Over these years of his whirlwind gay liberation activity Craig had met other gay Christian Scientists. While he was still thinking about ways to challenge the church's homophobia, he was too busy to give this much attention. In the late 1970s, he decided to place a biography of Mary Baker Eddy in a prominent place in his bookstore. Through this display he encountered more gay Christian Scientists, including Ray Spitale. Craig, Ray, Bob McCullough and Bob Mackenroth from Ninth Church of Christ, Scientist, New York, became the nucleus of gay Christian Science activities there. They called themselves Gay People in Christian Science (GPICS). Unlike the gay Christian Science groups forming on the West Coast (under the name of Emergence), the GPICS group was activist from the start challenging the Mother church, its leaders and members.
Craig, Ray, and the two Bobs decided to collaborate on writing an eight-page pamphlet,"Gay People in Christian Science?" Over a period of months they mailed a copy to every Christian Science church, practitioner and college organization--8,000 copies hand-addressed and stamped. Rodwell headed up plans to pass out the brochure at the 1980 Annual Meeting of the Church of Christ, Scientist, in Boston. He corresponded with the security office at the headquarters to explain what they would do and to reassure them that this would be a peaceful demonstration. When the day arrived, the GPICS cohort gathered for a service and then walked over to the Mother Church where they found high security and police presence. The group proceeded to set up a table with flowers, books and the brochure. The head of security came up to tell Rodwell and the group that the table was illegal and must be removed. The group huddled and, by a close vote, decided to remove the table. Rodwell and several persons stayed and continued to pass out the pamphlet. When they were not outside leafletting, the group sat in and listened to the Annual Meeting. In their naive confidence the group thought that the distribution of the pamphlet would stir the church to reconsider its position and move toward a more positive stance. However, the church's position only appeared to harden.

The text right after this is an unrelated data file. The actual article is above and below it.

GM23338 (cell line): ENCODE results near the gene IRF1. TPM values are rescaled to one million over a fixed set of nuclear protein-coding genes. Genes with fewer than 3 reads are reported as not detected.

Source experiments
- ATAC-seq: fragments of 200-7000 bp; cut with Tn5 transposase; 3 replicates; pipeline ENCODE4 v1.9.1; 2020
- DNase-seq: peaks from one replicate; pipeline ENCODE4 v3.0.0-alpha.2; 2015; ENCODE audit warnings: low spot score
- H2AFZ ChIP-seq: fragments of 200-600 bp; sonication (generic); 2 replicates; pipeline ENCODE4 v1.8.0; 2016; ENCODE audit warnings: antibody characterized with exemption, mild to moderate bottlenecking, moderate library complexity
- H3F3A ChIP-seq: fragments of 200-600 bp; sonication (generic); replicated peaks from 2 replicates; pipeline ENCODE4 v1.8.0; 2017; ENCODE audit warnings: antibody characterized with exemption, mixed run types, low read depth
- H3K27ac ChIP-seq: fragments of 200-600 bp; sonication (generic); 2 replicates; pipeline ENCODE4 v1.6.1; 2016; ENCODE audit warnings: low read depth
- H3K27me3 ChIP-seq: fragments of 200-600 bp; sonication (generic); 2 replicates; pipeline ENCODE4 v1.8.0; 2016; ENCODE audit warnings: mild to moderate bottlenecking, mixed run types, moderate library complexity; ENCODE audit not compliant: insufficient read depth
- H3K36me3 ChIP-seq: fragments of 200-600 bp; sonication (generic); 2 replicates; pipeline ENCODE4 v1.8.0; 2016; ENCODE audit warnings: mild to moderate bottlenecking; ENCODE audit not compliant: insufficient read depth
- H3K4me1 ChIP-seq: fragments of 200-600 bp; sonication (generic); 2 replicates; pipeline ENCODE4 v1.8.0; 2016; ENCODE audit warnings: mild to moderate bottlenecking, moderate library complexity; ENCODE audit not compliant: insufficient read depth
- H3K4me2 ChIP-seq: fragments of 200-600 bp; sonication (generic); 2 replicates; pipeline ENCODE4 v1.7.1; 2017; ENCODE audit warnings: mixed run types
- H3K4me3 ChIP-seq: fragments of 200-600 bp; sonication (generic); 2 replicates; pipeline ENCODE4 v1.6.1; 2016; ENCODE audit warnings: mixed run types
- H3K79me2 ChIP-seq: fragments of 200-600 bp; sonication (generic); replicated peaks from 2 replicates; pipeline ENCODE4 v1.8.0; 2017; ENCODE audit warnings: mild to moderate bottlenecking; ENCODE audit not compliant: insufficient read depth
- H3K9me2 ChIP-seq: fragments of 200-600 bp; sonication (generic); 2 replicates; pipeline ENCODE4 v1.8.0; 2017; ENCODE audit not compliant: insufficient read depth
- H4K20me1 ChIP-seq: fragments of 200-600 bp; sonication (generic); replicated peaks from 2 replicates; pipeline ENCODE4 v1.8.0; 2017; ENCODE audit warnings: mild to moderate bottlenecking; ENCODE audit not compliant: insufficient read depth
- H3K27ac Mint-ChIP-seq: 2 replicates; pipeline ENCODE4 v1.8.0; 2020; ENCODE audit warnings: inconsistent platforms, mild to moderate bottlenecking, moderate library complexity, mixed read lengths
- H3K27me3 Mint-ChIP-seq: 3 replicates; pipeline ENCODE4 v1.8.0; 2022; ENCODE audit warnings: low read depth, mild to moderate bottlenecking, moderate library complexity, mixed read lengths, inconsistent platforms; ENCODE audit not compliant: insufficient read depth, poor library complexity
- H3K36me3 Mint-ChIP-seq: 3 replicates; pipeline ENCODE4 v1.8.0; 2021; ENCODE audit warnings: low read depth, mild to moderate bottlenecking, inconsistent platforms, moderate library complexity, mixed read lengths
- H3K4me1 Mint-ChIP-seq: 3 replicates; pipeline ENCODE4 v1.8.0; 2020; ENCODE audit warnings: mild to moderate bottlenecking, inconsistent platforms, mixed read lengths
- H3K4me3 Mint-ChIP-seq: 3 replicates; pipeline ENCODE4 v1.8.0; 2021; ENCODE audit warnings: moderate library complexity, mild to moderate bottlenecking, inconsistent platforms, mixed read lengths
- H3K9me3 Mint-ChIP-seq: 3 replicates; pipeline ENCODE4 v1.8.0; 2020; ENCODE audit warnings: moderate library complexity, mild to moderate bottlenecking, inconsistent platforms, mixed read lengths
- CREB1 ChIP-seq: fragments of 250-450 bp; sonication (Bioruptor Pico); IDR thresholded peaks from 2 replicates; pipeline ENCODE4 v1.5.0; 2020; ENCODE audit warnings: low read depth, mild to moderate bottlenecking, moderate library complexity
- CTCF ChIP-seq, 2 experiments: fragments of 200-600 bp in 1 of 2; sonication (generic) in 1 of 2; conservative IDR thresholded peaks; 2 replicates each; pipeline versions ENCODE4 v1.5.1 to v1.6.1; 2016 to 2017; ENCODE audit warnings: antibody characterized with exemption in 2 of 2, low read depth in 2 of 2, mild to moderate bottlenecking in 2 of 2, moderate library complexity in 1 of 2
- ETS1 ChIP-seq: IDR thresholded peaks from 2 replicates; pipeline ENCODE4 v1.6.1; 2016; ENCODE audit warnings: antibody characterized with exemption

In 1981, LGBT activity in Christian Science circles shifted to Boston where a reporter for the Christian Science Monitor, Chris Madsen, was fired for being a lesbian. This became the focal point of protest and widespread media attention. At the 1982 Annual Meeting, the GPICS activity was more in-your-face with protests and demonstrations. In the years that followed, the locus of LGBT Christian Science activity shifted to other groups in the Midwest and the West and Rodwell stayed involved although not in a key leadership role.
Rodwell was diagnosed with stomach cancer in May 1992. After months of struggle with his illness, he learned it was terminal. He then sold the bookstore to get his personal affairs in order and died on June 18, 1993. It was not until 1999 that the Christian Science Church began publicly acknowledging that lesbians and gays could officially be members of the church.
(Information for this biographical statement taken from Rodwell's obituary in the New York Times, June 20, 1993; Stonewall: The Riots that Sparked the Gay Revolution by David Carter; and Christian Science: Its Encounter with Lesbian/Gay America by Bruce Stores.)
Biography Date: May, 2015